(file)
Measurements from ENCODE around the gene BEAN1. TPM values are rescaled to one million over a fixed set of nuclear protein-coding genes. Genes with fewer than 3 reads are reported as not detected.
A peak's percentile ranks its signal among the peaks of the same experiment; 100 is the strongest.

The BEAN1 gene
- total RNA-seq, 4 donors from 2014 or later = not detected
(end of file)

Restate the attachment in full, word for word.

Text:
Measurements from ENCODE around the gene BEAN1. TPM values are rescaled to one million over a fixed set of nuclear protein-coding genes. Genes with fewer than 3 reads are reported as not detected.
A peak's percentile ranks its signal among the peaks of the same experiment; 100 is the strongest.

The BEAN1 gene
- total RNA-seq, 4 donors from 2014 or later = not detected